To say that walking is good for you is sort of like saying breathing and eating are good for you. It’s so obvious I wonder why I still often find myself encouraging and defending the need for our bodies to walk.

Recently, I’ve been mulling over (on my walks) the benefits to my life walking has – on top of the benefit to my body. The more I think about it, the more I want to have conversations about how much I hope you’ll walk more – for these less obvious reasons.

My son and I often walk home from his school together. It’s a lovely 40 minute walk that provides a chance for us to catch up and switch gears from work and school to home. The moving pause in our day allows us to be together in my favorite way. It’s a mental break, a moving break, and a chance for us to connect. So many times he has put his hand in mine, his arm around mine, offered to carry my bag. All these gestures touch me emotionally, and I believe that walking together has laid the foundation for this good connection.

We have also created a connection to our city and communities that we wouldn’t have otherwise. We walk through the dog park in the morning to say hello, past the Grandma that waits with the most heartfelt smile to welcome her special needs Grandchild every day from the bus, and are able to help an elder getting out of the car, or up the front step of their house. We had to insert ourselves into a rough situation one day with two men speaking abusively to a woman. I felt threatened, she felt threatened, and my son got to witness the way people can behave so so badly. You can imagine we had a good conversation on the way home around being a feminist and being respectful all day every day – whether you are a man or a woman. This life line to my city feels SO SO important and keeps us from feeling lonely, isolated, and disconnected – even when we witness the hard things.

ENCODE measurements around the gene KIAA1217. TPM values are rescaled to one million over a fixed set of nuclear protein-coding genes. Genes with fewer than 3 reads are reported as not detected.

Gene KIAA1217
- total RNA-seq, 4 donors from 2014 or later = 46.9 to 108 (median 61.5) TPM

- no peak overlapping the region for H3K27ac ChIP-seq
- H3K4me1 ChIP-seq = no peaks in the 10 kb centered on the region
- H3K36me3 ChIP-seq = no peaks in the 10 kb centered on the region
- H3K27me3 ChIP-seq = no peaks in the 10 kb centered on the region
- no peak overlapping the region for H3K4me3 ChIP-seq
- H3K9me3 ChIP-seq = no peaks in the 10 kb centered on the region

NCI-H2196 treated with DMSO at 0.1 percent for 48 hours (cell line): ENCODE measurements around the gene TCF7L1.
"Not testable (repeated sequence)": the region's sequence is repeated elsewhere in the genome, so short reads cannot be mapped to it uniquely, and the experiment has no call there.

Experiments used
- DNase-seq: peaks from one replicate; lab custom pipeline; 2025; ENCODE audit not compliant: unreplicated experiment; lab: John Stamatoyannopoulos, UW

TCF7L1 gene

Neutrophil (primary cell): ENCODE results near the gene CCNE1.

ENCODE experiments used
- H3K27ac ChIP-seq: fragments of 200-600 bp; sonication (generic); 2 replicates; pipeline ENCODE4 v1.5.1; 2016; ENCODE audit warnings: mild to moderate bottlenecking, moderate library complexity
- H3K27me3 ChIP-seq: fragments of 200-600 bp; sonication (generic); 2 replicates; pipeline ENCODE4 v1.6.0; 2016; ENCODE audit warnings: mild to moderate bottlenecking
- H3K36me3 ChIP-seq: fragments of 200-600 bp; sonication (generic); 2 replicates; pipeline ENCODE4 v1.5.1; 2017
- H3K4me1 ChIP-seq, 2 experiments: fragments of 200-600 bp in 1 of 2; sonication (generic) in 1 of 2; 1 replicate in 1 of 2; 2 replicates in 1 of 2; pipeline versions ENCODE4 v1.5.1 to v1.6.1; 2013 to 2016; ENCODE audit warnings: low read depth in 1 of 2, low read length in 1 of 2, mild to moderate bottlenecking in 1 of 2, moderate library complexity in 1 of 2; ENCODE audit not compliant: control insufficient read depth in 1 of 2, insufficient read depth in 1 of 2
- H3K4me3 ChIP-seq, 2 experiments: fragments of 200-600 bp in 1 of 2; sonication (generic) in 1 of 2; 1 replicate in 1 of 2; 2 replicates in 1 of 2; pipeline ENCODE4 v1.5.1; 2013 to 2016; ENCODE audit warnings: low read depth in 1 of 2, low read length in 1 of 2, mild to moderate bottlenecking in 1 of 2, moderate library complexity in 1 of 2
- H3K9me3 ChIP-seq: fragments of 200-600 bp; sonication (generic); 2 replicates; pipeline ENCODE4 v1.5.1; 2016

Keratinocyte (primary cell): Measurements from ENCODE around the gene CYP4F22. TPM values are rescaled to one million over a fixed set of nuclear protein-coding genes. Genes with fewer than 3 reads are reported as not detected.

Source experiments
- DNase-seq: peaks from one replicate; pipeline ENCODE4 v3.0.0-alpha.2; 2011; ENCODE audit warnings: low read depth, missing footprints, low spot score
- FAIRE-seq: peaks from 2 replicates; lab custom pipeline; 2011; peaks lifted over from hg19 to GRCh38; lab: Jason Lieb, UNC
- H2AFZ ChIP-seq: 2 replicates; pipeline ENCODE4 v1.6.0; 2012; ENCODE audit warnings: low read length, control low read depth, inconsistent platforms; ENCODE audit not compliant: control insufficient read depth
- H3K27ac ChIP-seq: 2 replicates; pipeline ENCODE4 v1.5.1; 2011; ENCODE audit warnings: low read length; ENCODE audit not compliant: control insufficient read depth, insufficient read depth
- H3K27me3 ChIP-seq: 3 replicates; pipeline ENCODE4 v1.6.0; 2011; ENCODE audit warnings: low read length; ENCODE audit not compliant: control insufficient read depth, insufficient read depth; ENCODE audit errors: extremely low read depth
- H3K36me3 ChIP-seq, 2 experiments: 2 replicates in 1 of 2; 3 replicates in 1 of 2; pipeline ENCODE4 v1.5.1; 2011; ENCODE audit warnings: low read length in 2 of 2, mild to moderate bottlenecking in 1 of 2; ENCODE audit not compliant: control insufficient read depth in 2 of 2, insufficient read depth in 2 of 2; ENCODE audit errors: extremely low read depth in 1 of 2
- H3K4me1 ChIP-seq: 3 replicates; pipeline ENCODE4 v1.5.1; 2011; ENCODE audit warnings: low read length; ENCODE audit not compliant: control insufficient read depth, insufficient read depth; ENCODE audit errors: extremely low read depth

Lastly, on today’s list of why walking is THE BEST, is nature. Is this the most obvious? I notice a real nature deficit, and a lack of beauty seep into my bones as soon as I miss a day with a good walk (or two or three). I notice it as a lack of calm, and increasing inner agitation. Seeing the natural world and realizing my place in it restores many good things in my life.

Here is a picture from yesterday’s walk. We walked the circle of the Beltline, from the Brickworks, to the Cemetery, and back through the ravine to the Beltline. We said hello to many fellow Torontonians, visited the grave of a schoolmate’s mom, and climbed and slid and looked. We held hands, laughed a lot, complained a bit, all the while doing the natural thing – walking.